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Cap and Trade Legislation and What It Could Mean for the Data Center


StorageTopics
February 28, 2009


Cap and Trade Legislation and what it could mean for the data center.

In his speech the other night the President put us all on notice that a Cap and
Trade policy is likely to become a reality in 2009.

For those who are unfamiliar with the term Cap and Trade it is an environmental
policy designed with the intent of reducing undesired emissions by mandating
emission levels and establishing caps and in the words of the eloquent
bureaucrat it provides environmental accountability without inhibiting growth
and rewards innovation, efficiency and early action. Please excuse my
skepticism.

Fundamental to a Cap and Trade policy is what is referred to as allowances.
These allowances represent the authorization to emit up to a predetermined cap.

An emission source that does not reach itís allocated cap can trade or bank
unused allowances. Emission sources that are unable to limit their emissions and
meet the cap can purchase unused allowances to offset their overage. This widely
based phenomena is called environmental trading, with its genesis dating back to
the Clean Air Act Amendments of 1990 which legislated an environmental trading
program designed to attack the then significant issue of acid rain.

The focus at this time was to reduce the emissions of such pollutants as sulfur
oxide (SOX), nitrogen oxide (NOX) and mercury. Fast forward to 1997 and the
Kyoto protocol which called on nations to reduce their emissions of CO2 and
while the US did not sign the Kyoto agreement our legislators did pick up on the
cap and trade notion for carbon dioxide. Such legislation is now an apparent
reality in our near-term horizon. Kyoto also caused the formation of an
international trading system to trade in CO2 credits which established tradable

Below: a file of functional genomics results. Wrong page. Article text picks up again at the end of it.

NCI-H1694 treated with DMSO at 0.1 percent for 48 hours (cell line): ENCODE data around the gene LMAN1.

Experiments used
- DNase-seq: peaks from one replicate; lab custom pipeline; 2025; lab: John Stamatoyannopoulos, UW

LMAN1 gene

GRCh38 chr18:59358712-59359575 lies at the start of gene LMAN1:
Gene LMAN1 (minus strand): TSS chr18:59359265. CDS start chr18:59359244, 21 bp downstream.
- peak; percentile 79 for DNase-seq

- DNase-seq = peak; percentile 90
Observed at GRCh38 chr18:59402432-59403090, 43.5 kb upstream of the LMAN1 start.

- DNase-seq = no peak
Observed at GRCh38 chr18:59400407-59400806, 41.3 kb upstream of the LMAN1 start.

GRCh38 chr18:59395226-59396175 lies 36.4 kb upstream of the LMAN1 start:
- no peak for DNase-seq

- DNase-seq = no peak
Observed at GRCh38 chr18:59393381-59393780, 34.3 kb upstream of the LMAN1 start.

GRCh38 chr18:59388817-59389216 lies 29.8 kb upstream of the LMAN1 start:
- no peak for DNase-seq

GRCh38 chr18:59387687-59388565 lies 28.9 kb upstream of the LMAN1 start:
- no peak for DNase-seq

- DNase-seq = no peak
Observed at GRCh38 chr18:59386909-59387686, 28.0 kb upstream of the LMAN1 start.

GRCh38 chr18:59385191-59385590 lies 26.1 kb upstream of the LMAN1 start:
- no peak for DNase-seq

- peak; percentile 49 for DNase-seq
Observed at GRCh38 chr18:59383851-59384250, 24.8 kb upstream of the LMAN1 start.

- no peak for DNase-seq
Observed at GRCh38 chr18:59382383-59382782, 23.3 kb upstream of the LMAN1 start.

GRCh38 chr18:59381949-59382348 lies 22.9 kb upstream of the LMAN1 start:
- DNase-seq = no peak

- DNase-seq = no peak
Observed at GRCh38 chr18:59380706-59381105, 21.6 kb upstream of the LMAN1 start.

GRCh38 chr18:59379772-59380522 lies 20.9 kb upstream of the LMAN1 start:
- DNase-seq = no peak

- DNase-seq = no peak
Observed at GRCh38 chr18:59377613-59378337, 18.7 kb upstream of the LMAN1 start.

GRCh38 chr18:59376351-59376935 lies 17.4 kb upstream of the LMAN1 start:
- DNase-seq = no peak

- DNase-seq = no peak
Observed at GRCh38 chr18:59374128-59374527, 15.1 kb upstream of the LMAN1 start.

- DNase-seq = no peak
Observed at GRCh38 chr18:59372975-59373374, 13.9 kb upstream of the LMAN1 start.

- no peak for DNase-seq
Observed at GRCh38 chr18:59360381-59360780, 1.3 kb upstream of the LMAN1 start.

certificate with RECís (renewable energy Certificates) making their first
appearance. REC and EEC (Energy Efficiency Certificate) certificates are now
becoming part of the Green IT lexicon and represents ITís participation in this
maturing environmental trading market. For a deeper discussion on tradable
certificates refer to my recent brief. ďREC and EEC know the differenceĒ

Data centers produce about 0.3% of the world Co2 emissions compared to 0.6% for
the airline industry and 1% for the steel industry. Translate CO2 emissions to
energy consumption and you will begin to appreciate how cap and trade
legislation is going to directly impact data center operations. While the
producers of the energy are the ones who will be subject to CO2 caps it is the
consumer of energy who will shoulder the burden and pay the cost.

To illustrate the point;

Assume an average energy consumption across a mixed population of storage
arrayís is equivalent to 80w/usable TB. With a PUE[1] of 2 the utility company
has to deliver 160W/hr to the data center for each TB of online storage in use.
1PB of online storage installed will consume 160KW/hr which equates to an annual
consumption of 0.92MW/yr.

0.92MW translates to 939 short tons of CO2.

If legislation declares the carbon cost at $50/Ton[2] of CO2 the annual carbon
tax/PB would be over $45K. This is $45k straight off the bottom line and
contributes zero to IT productivity.

This simplified scenario serves to underline the potential financial consequence
of cap and trade policies and associated carbon tax and highlights the impact
that such policies could have on already tight IT budgets. However, the
legislation is not yet written so time will tell the magnitude of its impact.

Bottom Line:

According to the Uptime Institute, data centers consume range from 8% to 30% of
the total energy consumed by an enterprise. This suggests that a carbon cap,
a.k.a. carbon tax, is going to hit IT intensive organizations hard by putting
pressure on already fragile budgets and corporate bottom line returns.
This legislation may be the catalyst that finally gets the C-level executive to
pay attention to energy conservation policies and commit the force and energy of
the executive office to realistic conservation efforts. Not through any
altruistic motivations but basic self preservation.

[1] PUE; Power Usage Effectiveness, a metric developed by the Green Grid to
determine the energy efficiency of a data center. PUE = Total Facility Power/IT
Equipment Power
[2] While we will have to wait until the legislation is published there is a
debate that suggests that $50/Ton is an understatement.


 

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